Shae Sortwell

[[Note: Shae responded to our questionnaire request with the following explanation and asked that it be used in lieu of the questionnaire responses.]]

Your survey has questions that I don’t  feel really take into account the full scope of the legal issues affecting this issue.

So, I decided to answer the principle of the issue directly here rather than try to fit my position into the individual questions asked. Here is my position.

The issue is much more complex than people like to pretend that it is. While i personally have no issue with cannabis (from a legal standpoint. I’ve never used it myself and don’t intend to), we need to consider the issue in entirety.

No matter what we do at the state level, cannabis is still federally illegal. Unless we hold to the 250 year old argument of state nullification of federal law (which has been ruled illegal by the Supreme Court), then the Federal Law still stands.

It is an uncertain issue at the moment federally. President Trump has hinted that maybe this issue ought to fall to the states. I agree. At the same time, we have Federal Attorney General who has already hassled the state of Wisconsin for something as non-controversial as CBD oil.

This is very concerning to me. I hesitate to legalize and put the state stamp of approval on something when there is a Federal government threatening to prosecute citizens for its use.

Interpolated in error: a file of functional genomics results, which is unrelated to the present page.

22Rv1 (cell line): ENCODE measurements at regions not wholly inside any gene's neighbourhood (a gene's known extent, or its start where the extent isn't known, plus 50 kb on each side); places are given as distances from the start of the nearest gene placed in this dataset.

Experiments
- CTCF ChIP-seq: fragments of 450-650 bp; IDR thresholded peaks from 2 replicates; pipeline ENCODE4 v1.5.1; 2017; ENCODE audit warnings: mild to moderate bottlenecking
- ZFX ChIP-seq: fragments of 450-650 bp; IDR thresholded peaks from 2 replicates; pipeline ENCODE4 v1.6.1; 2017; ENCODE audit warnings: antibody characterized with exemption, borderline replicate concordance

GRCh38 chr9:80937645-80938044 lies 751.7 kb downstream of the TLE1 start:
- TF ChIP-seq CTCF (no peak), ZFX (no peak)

We could well have many people who are intending to follow the law because Wisconsin “legalized” it, only to then get prosecuted by Federal authorities. I do not want to set the people of Wisconsin up for failure and make criminals out of people who are intending to follow the law.

Federally, they ought to allow full medical research and it really ought to be an issue handled by the states as it is not a power granted to the federal government in the Constitution.

As far as what the state can do under current circumstances, I would support decriminalization rather than legalization. This would prevent people thinking that there was no penalty and actually would offer citizens a certain level of protection from federal prosecution since they would likely face a minimal fine from the state and double jeopardy laws would prevent the feds from going further if the person had already received a penalty.